If there’s one thing this book made me do, it was to wish I’d read it when it was first published, 4 years ago. I would have achieved so much more in the last 4 years had I known about the benefits of deep work before.
I think a part of me already knew that time-vampires such as Facebook and Twitter were responsible for reducing productivity which is why I’ve always had a natural inclination to avoid them. I’ve never really relished either of them, even when all the writing gurus have encouraged it in order to grow a ‘following’.
What is Deep Work?
Newport defines deep work as the ability to concentrate on cognitively demanding work with no distractions, to produce high-quality work. Deep work is challenging but helps create the type of work that is valuable and hard to replicate or replace.
By contrast, shallow work is the kind of work we do on auto-pilot; email, social media and the internet – the kind of activity that diminishes our ability to concentrate and work deeply, is easy to do and is pervasive. The book offers studies and research on these time parasites and their effects on attention, and in the second part gives remedies for shallow work such how to schedule your day in advance to focus on deep work.
In this information age where we are bombarded by news or information we struggle to identify what we should be noticing. To become practiced in our area of interest or learning we need to be able to free our headspace from this increasing cacophony.
Who is this book for?
This book is for anyone who wants to be more productive, who works in knowledge or a job where concentration and focus is vital.
It would be good if more managers and leaders could understand how shallow work – the kind you have no choice but to do in a noisy, open office – is detrimental to productivity. Perhaps it would encourage them to be more flexible when it comes to remote working and empower workers to achieve more of real value. It might also make them reconsider bothering employees with shallow administrative requests such as responding to email that has little or no real importance.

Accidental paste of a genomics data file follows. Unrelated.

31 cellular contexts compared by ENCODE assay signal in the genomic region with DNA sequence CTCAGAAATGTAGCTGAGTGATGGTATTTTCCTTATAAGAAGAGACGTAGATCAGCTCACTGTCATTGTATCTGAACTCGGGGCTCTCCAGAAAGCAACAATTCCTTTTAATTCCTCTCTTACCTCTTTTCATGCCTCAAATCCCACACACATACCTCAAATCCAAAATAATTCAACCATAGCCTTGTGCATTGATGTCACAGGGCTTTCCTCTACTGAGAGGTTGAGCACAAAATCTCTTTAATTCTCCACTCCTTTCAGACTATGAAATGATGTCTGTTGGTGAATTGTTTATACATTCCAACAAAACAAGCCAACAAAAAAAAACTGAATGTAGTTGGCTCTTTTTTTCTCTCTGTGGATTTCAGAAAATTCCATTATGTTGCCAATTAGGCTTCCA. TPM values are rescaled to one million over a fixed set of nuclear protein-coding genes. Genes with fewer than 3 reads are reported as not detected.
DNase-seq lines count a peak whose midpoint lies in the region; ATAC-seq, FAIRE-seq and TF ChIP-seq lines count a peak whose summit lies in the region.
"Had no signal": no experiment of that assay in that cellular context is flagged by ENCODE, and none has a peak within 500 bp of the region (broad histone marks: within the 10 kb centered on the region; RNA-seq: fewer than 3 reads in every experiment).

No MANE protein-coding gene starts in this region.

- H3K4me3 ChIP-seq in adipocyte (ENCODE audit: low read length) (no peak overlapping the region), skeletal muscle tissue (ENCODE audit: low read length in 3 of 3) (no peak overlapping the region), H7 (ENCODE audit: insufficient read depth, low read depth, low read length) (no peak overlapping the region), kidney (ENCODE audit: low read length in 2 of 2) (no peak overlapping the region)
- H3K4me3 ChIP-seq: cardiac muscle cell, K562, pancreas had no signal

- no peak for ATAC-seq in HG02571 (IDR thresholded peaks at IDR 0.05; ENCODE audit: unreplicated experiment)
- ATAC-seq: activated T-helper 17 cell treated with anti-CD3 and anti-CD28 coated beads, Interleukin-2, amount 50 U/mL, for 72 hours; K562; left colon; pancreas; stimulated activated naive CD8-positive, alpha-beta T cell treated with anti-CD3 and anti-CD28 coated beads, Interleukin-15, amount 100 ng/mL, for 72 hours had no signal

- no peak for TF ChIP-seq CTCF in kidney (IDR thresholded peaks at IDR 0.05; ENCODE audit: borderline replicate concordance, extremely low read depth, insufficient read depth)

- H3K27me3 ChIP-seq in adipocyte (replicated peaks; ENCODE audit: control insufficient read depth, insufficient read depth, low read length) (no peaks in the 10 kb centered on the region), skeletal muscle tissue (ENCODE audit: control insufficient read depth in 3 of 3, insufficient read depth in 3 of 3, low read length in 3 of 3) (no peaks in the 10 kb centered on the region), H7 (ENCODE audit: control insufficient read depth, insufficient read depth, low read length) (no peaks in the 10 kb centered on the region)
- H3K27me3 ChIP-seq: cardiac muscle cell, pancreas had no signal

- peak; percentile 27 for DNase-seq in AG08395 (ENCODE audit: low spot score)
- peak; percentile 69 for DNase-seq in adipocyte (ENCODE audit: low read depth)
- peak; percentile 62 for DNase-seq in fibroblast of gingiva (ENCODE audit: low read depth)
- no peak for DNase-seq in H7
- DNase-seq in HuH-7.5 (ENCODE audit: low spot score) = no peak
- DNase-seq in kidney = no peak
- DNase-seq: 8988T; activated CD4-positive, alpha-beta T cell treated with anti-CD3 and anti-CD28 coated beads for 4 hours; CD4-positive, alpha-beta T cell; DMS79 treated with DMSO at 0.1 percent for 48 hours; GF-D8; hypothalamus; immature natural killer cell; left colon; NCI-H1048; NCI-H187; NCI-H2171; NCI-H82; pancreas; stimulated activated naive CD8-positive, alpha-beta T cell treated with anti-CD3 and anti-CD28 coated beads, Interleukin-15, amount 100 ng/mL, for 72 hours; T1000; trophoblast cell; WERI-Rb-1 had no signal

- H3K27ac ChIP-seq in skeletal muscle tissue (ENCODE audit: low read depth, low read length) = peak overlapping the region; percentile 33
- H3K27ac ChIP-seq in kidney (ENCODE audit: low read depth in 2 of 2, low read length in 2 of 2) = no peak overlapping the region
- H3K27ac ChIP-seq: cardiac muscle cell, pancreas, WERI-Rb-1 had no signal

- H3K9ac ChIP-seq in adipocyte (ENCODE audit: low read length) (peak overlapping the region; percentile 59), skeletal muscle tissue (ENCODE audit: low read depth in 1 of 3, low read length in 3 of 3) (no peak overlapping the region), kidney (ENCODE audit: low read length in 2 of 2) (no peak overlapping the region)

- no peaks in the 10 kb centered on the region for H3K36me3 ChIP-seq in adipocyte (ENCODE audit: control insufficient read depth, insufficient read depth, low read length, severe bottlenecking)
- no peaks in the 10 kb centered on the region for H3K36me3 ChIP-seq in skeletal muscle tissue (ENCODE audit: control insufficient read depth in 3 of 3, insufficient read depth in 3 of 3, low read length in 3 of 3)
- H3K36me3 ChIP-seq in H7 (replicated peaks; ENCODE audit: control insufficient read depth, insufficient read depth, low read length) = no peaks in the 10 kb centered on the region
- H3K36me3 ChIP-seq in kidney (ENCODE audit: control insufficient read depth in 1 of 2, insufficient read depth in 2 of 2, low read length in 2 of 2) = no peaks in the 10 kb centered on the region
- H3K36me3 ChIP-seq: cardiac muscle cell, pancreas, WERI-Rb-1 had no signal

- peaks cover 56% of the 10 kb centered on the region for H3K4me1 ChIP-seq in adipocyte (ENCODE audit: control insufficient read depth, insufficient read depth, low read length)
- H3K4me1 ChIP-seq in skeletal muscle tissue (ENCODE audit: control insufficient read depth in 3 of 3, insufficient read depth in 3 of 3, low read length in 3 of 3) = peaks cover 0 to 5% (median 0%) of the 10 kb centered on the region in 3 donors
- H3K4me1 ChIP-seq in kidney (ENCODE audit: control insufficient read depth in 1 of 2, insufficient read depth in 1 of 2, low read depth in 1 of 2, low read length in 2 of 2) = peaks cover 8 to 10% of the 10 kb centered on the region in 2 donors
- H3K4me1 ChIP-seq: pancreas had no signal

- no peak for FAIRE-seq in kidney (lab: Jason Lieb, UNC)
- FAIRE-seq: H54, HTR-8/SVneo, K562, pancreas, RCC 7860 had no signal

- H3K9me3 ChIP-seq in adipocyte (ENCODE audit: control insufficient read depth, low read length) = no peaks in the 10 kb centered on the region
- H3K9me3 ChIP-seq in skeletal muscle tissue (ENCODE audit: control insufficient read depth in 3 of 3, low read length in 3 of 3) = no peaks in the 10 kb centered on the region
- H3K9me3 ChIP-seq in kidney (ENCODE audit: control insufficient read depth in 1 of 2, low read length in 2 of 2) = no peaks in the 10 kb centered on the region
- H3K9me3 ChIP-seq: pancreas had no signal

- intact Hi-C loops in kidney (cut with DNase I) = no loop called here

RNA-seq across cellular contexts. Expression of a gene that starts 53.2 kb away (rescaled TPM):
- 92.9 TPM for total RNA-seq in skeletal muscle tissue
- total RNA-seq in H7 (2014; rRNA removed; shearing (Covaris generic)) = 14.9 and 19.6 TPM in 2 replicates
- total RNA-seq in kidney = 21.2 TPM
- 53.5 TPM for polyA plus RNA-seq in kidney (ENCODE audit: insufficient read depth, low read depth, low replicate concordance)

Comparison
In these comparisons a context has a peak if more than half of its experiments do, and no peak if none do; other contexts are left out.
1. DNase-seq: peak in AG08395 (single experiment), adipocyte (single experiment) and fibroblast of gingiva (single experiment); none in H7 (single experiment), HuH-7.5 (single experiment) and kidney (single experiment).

One of the most pertinent messages of this book for me was that deep work is much more important in terms of achievement than long work. By working deep one works better and working better equals working fewer hours (we only have the capacity for about 4 hours of deep work per day), with much better results.
This book is so very relevant today when so many of us spend hours on social media. What we need is a version for tweens and young people so that they can understand how they’re doing themselves a disservice by being so attached to their phones and how this might be detrimental to their future. If they don’t learn, or have the opportunity to engage in deep work now, they might forever be consigned to the mundane shallow work when they reach maturity. On the other hand, being taught the power of deep work might just give them an advantage.
There is a very compelling message from the author that if we organise deep work periods into our day, then we’re more likely to get more value from our work or learning and will achieve our goals and ambitions that much quicker. He offers examples of high-achieving individuals such as JK Rowling and Bill Gates, who used deep work to achieve their professional goals.
If you haven’t read this book already, be warned, if you’re someone who wants to push the limits of your productivity, it’ll make you wish you’d read it as soon as it was published. If you’re addicted to social media, glued to your emails or cemented to the internet you’ve probably been drowning in the quagmire of shallow work for years. So, if you want to get down and dirty with some real, quality work, then you need to quit the time vampires and go deep.